venerable father of the late Hon. L. W. Powell, in the 92d year
of his age.
3. J. H. Rodman, Esq., of Larue, in response to a call made
upon him, announces himself as a candidate for State Senate
in that district, subject to the action of a Democratic convention.
No better man could be possibly selected.
4. The members of the First Baptist Church, at Lexington, held
a meeting last Wednesday evening, and accepted the resignation
of their pastor, Rev. W. H. Felix. A call was made upon Rev.
Geo. Hunt, of Bowling Green, to succeed Mr. Felix, and it is
hoped he will accept.
5.At a meeting of the Democracy of Boone County, held at Burlington
on the 4th, G. W. Terrell, Esq., was selected as the candidate
to represent it in the General Assembly, and Jas. W. Tate, Esq.,
was unanimously re-commended as a suitable person for re-election
to the office of State Treasurer.
- Mr. Thomas Collins of Madison County, died at Paris, France,
on the 12th of April.
- Mr. P. R. Shipman, so long the leading writer upon the Louisville
Journal, will soon sail for Europe. He expects to reside in
Dresden for several years. Mr. S. recently married Miss Alice
Davidson, formerly of Louisville.
- On Saturday last a little son of G. Durant, telegraph operator
at Boyd’s Station, fell into a vessel of hot water, and
was so badly scalded that he died on Sunday. The little fellow
was only three years old, and his death is a severe affliction
to the loving parents.
- Ten years ago W. H. Harriman, of Quincy, Iowa, left home for
the Rocky Mountain gold regions. In 1863 he wrote that he was
coming back. Then a report was received that he was killed by
the indians, and his estate was administered upon. A few days
ago he suddenly appeared at home. Wonderful to relate, his wife
had not married another man.
- Hon. Thos. L. Jones : The Carrollton Democrat says: "So
far as Mr. Jones is concerned, he has proved himself to be a
true gentlemen, and a worthy Representative, - worthy of those
better days, when chivalry, humanity, and justice were terms
known and appreciated by an American Congress."
- Matrimonial: A wedding party passed through this place on
Wednesday morning last en route for Grant County, The principals
to the interesting affair were Mr. L. N. Kendall, of Grant,
and Miss Gabriella B. Shropshire, of Bourbon. The ceremony was
performed at the residence of the bride’s father, B. Thomas
Shropshire, near Leesburg, on Tuesday evening, the 4th. Attendants:
Walter Shropshire and Miss Bettie Bedford; Ross Kendall and
Miss Tolio Shropshire. Georgetown Times.
- The Covington Postmaster: Old Mr. Jesse R. Grant, the father
of the President, is, by the grace of his hopeful son, continued
as Post Master at Covington. He has just outraged the feelings
of the people by removing the post office from a central part
of part of the city to the outskirts to accommodate his own
personal convenience. A petition to the Postmaster General requiring
that it be moved back has received several thousands of signatures.
Much better than these removals of the post office would, we
think, be the removal of the postmaster. But what possibility
is there of his being removed? Isn’t the one merit of
being the President’s father a full offset to all the
follies and wrongs that he can commit in a lifetime? - Courier
- The Christian Church in Cynthiana, which is one of the finest
church edifices in that section of Kentucky, will be dedicated
on the 4th Lords Day in this month. Services will commence at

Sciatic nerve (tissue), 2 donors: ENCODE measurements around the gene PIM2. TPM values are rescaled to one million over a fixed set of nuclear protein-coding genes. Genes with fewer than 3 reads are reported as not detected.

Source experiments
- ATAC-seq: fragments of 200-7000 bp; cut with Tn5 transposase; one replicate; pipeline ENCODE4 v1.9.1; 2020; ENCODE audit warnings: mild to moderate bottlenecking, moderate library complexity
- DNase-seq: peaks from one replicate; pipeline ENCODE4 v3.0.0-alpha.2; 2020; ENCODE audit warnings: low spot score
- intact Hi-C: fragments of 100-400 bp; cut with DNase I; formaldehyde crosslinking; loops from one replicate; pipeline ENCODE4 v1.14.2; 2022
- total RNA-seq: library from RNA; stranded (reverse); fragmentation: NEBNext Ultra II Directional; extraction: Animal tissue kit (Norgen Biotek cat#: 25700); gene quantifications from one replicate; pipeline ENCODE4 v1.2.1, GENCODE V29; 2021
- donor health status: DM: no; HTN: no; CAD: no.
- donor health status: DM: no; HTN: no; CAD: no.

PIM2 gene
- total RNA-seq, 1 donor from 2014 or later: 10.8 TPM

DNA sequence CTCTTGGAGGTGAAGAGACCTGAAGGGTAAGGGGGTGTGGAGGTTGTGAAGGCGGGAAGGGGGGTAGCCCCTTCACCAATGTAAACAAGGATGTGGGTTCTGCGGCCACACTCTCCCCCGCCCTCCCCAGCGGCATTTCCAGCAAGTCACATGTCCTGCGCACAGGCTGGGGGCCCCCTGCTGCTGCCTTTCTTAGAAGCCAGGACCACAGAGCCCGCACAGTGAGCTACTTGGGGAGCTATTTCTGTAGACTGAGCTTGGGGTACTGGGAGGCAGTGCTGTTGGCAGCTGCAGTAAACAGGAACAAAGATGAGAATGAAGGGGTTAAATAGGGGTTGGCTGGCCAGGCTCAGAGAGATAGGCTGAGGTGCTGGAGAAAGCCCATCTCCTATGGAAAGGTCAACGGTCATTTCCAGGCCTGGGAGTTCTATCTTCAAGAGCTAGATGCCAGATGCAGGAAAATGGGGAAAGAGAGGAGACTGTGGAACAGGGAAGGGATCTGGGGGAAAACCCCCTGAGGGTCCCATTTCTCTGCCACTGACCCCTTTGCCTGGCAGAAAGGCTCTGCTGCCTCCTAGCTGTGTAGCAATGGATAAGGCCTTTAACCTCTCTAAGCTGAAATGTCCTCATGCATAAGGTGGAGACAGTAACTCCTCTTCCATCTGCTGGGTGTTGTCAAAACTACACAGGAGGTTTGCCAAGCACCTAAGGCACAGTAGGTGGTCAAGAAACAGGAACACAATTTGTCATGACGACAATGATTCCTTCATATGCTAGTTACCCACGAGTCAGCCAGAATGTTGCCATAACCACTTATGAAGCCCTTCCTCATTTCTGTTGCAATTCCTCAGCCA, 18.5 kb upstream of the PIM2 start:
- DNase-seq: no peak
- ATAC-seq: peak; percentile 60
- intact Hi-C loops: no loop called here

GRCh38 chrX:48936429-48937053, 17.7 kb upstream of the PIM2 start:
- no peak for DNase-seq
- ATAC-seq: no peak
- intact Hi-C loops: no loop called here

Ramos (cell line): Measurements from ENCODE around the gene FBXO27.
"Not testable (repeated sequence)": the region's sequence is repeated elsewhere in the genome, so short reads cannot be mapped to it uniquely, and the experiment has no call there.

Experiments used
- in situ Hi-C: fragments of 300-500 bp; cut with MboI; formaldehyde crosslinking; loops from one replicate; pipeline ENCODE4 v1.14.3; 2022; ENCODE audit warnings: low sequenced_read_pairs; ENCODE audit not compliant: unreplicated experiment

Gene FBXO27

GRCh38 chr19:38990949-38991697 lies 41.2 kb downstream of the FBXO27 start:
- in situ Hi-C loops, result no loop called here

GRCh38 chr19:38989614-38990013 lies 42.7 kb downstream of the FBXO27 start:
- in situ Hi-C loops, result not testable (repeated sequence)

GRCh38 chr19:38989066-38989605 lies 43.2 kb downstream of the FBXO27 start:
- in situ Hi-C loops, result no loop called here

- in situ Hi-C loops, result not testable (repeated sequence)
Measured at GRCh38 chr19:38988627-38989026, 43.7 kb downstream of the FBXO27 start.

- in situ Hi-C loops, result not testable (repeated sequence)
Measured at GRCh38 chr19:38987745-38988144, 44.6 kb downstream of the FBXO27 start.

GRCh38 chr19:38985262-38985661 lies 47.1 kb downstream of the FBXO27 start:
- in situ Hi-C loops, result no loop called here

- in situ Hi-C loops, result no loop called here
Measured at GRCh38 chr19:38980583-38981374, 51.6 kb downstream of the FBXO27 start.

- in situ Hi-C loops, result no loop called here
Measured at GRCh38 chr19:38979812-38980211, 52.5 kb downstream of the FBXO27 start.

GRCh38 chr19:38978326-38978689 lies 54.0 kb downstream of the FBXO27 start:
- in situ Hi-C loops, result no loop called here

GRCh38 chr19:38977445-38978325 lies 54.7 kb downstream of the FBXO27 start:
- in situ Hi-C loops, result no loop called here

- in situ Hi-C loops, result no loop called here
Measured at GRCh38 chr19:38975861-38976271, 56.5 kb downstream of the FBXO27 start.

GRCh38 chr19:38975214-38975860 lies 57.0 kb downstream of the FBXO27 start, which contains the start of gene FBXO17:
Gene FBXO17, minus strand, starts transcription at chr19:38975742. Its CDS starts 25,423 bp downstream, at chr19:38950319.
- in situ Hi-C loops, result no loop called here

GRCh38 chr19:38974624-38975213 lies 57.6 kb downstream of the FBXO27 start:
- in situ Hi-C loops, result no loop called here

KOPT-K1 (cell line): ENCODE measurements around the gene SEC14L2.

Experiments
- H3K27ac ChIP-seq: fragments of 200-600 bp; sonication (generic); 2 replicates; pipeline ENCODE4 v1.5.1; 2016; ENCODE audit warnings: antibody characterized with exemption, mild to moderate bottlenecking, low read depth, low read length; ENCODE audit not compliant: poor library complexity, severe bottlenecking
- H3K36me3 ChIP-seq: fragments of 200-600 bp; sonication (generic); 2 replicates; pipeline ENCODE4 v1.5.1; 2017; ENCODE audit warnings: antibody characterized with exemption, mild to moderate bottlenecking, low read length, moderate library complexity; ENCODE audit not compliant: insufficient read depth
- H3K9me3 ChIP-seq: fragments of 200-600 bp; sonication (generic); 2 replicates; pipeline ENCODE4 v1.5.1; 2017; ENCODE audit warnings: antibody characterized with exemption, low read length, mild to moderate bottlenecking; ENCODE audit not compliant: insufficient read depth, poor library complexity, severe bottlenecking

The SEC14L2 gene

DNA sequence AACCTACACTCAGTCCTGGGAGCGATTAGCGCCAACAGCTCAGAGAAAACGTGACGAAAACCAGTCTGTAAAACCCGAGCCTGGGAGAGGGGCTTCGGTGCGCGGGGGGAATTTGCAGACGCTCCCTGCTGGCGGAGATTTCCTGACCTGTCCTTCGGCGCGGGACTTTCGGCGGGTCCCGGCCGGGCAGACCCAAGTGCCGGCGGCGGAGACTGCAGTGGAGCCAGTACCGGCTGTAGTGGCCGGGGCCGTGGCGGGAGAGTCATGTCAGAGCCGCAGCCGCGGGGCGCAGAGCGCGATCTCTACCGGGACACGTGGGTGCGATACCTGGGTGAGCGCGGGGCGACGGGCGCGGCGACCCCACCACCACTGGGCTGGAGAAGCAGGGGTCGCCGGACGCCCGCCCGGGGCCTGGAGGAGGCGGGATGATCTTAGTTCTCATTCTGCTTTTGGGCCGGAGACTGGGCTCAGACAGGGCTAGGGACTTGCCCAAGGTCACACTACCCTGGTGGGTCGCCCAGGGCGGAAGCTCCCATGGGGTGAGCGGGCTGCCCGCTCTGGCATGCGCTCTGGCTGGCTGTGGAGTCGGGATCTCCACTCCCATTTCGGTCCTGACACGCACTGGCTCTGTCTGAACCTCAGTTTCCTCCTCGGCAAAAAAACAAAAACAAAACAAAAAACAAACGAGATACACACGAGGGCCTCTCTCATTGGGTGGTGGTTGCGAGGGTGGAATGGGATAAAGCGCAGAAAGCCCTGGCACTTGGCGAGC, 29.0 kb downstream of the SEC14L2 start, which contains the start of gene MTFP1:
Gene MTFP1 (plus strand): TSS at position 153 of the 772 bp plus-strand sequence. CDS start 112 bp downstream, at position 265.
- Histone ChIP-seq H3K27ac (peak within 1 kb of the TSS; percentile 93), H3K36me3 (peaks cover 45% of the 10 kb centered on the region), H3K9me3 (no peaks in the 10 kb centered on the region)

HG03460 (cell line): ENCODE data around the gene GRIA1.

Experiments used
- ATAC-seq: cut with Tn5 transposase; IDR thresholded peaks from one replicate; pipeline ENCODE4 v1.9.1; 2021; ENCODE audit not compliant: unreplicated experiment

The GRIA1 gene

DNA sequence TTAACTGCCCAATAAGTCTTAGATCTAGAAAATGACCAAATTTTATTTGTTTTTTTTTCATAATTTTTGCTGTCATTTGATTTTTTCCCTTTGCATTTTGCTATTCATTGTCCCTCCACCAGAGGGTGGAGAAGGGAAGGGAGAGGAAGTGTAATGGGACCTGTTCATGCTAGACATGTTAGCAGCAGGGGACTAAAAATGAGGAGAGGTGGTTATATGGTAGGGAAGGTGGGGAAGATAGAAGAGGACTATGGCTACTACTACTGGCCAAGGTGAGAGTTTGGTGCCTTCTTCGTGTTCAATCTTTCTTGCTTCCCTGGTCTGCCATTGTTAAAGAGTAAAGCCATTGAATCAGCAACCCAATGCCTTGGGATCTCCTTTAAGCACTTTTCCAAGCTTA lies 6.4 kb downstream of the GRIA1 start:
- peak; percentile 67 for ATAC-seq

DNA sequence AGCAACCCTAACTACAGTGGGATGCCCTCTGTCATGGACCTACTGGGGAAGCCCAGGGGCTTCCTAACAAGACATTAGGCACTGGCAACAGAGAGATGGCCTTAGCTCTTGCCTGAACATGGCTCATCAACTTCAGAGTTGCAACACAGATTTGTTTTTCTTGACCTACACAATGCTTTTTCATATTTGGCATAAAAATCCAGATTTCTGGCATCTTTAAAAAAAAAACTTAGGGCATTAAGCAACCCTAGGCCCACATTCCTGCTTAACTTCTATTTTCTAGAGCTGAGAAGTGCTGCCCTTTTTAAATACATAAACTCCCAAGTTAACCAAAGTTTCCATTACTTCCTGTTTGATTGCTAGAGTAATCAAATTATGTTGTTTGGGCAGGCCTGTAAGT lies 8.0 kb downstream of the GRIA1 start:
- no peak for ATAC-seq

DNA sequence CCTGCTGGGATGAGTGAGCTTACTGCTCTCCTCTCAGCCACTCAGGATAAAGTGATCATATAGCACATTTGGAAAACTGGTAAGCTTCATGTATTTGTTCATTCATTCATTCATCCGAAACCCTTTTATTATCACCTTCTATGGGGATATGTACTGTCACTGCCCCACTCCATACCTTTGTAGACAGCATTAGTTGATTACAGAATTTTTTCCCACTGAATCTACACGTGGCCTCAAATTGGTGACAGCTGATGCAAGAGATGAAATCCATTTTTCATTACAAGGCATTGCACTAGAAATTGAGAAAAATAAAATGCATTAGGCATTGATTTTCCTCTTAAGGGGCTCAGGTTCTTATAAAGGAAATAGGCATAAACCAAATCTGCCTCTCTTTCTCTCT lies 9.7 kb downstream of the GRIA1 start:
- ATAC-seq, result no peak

10 o’clock, A. M. The dedication sermon will be preached
by Elder P. B. Wiles, of this city.
- The members of the Catholic Church at Frankfort, on learning
of the death of Father Lancaster, who was formerly their pastor,
draped their Church in mourning; and as a further mark of respect
to the memory of the deceased, forwarded the following dispatch
to this city: Frankfort, Ky., May 5, 1869: On learning the demise
of our beloved pastor, the Very Rev. J. M. Lancaster, the undersigned,
being appointed a committee by the Catholic congregation of
Frankfort, desire to express their sympathy with the relations
and friends of the deceased, and out of respect we feel due
to him, who has labored eighteen years among us, we request
to have his remains brought to Frankfort’s Cemetery where
many other distinguished sons of Kentucky repose. Not only the
Catholics but Protestant friends desire the same. L. Tobin,
Ed. W. Burns, Wm. Cavenaugh, H. Hardy. Heartily, approved by
our pastor, Rev. L. Young.
- City Election - August, 1869: Thos. M. Frazer, is a candidate
for City Clerk, subject to the decision of the Democratic Convention.
- On Thursday last at the residence of the venerable postmaster
of Covington, Mr. A. R. Corbin, of New York, was married to
Miss Virginia Grant, daughter of our postmaster and sister of
the President of the U.S. When an event of this kind occurs
people want to know the particulars. It is said the newly wedded
couple met for the first time at the inauguration in March last.
It is presumed to be a case of love at first sight. In documents,
the age of the groom is put down at 60, that of the bride at
36. The happy Corbin is engaged in the real estate business.
- Transfers of Real Estate during the Past Week:
1. R. A. Caskey and wife to R. F. Armstrong, lot on Burnett
Street; east of Mary, 25x105 ....$400.00.
2. F. H. Bouckner to Thos. J. Williams, lot on north east corner
Sandford and Bullock streets, 61x114 ....$2000.
3. S. K. Hays, assignee, to John B. Hink, lot on north east
corner Kendall and Powell streets, 31x96 ....$1,605.
4. Jas. H. Laws to Wm. H. Porter, lot on Madison street, north
of Sixteenth, Southgate addition, 53x396 ....$7,000.
5. John S. Galbaugh to Anton Weber, lot in Kenner’s addition,
Ludlow, 50x125 ....$1,250.
6. J. B. Gasupohl and wife to Mary Meyer, lot on Washington
street, between Sixth and Pike, 25x95 ....$4,000.
- Williamstown, Grant County, Kentucky, May 12, 1869: Editors
Covington Journal: My mind, for the time, dwells on the beauties
and blessings of Friendship - disinterested Friendship. I feel,
I know there is such a thing as genuine Friendship. I experienced
its heartfelt power lately in your city. "No friendship